Goodwill Management Change Could Mark New Start

Goodwill Management Change Could Mark New Start

Goodwill Omaha was struggling under the weight of increasing media scrutiny of its management structure and payroll. Change was not only coming, it was becoming necessary. There comes a point when the only way to change the direction of a company is for the leadership to be shuffled or to have the person on top step away and allow some new, fresh ideas a place to bloom.Several recent media reports coming out of Nebraska offer a glimpse into what this looks like and how a painful separation, especially if it’s voluntary, can mean good things for the future of a company. Frank McGree, CEO of Goodwill Omaha, resigned willingly after a media investigation uncovered management problems some called “troubling.”

One of the most reported issues was the relatively high salary given to McGree. There were other related issues, including how much was invested in administration versus the organization’s work. Further media investigation found that many high-level leaders had relatives on the payroll … an administrative payroll that some said was unnecessarily bloated.

But headlines really hit the fan when it was reported some disabled workers were being paid less than other workers doing the same job. Worse, these workers were being paid less than minimum wage.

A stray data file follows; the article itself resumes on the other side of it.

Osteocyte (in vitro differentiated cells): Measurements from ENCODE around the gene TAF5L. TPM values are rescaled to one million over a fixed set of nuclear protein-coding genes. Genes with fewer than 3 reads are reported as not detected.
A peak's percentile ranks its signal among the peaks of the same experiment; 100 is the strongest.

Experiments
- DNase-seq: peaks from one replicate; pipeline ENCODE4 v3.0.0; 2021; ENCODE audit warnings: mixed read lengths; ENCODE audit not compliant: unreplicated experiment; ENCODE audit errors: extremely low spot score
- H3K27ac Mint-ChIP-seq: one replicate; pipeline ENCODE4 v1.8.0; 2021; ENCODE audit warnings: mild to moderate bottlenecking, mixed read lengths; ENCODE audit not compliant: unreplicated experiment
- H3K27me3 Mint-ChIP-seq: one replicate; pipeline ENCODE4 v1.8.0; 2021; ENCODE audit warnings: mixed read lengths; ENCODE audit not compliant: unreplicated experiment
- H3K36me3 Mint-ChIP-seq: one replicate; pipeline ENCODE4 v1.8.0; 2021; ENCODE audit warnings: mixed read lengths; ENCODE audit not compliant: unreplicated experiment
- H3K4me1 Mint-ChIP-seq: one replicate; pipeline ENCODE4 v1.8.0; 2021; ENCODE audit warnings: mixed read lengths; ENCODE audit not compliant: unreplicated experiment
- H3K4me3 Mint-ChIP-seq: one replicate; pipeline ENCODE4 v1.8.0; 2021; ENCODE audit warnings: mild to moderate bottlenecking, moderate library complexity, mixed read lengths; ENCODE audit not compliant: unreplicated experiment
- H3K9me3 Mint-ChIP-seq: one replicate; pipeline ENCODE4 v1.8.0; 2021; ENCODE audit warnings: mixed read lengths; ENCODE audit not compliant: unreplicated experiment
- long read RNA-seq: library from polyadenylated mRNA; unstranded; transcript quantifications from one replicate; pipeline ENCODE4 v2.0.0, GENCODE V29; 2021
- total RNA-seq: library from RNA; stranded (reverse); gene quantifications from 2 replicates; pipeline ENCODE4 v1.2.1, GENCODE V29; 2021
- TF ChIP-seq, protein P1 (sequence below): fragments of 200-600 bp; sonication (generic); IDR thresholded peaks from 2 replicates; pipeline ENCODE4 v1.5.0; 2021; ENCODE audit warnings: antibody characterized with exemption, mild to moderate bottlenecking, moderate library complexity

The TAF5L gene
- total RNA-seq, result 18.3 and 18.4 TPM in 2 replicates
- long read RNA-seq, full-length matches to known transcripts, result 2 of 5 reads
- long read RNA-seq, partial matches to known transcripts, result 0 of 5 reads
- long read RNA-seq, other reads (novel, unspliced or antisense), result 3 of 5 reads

While this low pay was technically legal, due to a special certificate from the federal government, “legal” didn’t pass muster from a public relations perspective. The media reported, and people in and around Omaha took very public exception to the issue.

Donors threatened to revolt. Some very high profile donors who had been a big part of the region’s charity efforts in the past flat out refused to donate another nickel until major changes were made. They said McGree’s resignation was a good start but did not go nearly far enough. They want assurances and reassurances and a commitment to a change in the leadership culture from the top down. No ambiguity in that.

These additional steps could include higher accountability and visibility of board decision-making. Letting big donors see and understand what’s being done and why. This is a good first step, but, again, it’s only the beginning. Donors think they’ve been fleeced, tricked into supporting a slush fund for board members and executive staff rather than helping the less fortunate.

At this point, Goodwill Omaha leadership has two basic choices – dedicate themselves to rebuilding trust, or be prepared to be the next sent packing.

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